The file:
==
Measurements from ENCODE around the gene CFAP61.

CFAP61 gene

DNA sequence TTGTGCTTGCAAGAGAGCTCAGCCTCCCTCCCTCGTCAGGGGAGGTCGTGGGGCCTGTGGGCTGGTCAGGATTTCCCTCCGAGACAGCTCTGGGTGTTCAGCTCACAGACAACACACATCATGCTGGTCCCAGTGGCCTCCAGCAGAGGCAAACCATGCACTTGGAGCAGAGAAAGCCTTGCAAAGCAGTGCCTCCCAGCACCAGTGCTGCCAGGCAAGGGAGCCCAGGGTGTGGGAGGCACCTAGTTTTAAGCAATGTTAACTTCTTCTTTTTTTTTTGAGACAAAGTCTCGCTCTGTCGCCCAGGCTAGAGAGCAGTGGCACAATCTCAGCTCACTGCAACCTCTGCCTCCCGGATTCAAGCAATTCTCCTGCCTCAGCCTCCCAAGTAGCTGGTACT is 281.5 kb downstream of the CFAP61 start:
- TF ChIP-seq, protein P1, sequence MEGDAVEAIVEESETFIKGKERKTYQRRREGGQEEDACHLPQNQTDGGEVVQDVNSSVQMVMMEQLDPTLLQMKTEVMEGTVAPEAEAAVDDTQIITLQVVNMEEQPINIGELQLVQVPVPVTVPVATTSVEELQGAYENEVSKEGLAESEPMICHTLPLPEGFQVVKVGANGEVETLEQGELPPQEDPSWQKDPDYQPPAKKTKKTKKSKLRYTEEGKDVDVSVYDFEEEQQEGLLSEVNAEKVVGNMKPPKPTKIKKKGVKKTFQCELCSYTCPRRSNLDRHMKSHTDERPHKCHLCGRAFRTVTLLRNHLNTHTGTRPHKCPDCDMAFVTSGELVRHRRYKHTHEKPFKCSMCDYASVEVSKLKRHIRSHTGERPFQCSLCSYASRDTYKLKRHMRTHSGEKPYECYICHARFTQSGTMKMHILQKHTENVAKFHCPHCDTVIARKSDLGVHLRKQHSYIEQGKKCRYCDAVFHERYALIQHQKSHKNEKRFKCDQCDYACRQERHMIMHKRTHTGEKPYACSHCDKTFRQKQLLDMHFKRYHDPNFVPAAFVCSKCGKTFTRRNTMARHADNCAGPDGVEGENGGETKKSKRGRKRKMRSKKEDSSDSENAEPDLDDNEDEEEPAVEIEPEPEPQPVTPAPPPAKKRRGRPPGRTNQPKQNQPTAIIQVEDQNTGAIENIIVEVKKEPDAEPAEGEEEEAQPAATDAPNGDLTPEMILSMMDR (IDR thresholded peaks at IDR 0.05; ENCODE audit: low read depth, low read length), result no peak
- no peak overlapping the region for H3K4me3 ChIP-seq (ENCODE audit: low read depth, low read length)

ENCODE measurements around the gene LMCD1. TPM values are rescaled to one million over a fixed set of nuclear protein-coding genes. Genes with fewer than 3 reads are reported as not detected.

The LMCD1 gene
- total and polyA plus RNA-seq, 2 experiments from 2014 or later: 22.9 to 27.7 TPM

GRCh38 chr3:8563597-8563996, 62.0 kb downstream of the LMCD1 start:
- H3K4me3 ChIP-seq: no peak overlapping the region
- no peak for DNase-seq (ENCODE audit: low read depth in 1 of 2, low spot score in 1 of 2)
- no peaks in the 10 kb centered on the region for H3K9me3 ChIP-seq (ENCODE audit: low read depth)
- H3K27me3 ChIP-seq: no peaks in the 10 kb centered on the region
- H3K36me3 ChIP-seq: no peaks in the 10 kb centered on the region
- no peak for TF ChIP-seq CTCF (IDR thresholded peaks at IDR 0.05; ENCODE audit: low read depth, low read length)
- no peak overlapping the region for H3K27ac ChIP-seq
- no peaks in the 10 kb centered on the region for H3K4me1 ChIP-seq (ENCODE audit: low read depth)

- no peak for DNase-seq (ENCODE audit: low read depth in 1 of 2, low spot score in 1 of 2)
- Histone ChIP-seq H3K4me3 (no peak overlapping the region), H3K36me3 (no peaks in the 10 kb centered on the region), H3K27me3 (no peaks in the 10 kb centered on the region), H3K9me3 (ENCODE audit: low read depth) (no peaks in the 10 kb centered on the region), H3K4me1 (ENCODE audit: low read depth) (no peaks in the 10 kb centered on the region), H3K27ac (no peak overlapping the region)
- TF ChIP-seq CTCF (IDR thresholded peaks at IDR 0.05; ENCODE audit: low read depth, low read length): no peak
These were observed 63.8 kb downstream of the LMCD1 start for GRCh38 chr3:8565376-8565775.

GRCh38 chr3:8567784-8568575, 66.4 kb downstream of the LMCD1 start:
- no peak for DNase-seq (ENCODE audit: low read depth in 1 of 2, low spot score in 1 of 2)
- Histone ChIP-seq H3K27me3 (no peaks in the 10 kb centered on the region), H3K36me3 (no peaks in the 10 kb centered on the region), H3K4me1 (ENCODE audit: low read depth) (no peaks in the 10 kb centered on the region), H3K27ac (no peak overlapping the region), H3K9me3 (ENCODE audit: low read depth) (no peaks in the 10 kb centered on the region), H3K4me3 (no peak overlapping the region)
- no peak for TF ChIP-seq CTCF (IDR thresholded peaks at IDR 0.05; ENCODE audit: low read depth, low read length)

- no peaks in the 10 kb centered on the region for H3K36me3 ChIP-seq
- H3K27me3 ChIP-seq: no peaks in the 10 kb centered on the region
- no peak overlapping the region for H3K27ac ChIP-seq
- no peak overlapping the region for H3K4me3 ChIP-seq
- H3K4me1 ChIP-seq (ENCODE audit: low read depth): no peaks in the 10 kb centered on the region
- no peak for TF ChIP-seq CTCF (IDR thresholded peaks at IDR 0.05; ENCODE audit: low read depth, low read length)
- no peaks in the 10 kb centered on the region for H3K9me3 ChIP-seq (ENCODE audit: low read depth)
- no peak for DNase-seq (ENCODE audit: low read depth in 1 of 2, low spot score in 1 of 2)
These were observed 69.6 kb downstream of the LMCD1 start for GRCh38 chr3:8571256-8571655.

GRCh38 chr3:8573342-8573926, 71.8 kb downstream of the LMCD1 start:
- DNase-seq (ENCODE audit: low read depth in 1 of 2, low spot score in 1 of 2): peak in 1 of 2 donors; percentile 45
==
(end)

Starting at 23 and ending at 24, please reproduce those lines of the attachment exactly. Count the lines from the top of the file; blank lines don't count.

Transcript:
- no peak for DNase-seq (ENCODE audit: low read depth in 1 of 2, low spot score in 1 of 2)
- Histone ChIP-seq H3K27me3 (no peaks in the 10 kb centered on the region), H3K36me3 (no peaks in the 10 kb centered on the region), H3K4me1 (ENCODE audit: low read depth) (no peaks in the 10 kb centered on the region), H3K27ac (no peak overlapping the region), H3K9me3 (ENCODE audit: low read depth) (no peaks in the 10 kb centered on the region), H3K4me3 (no peak overlapping the region)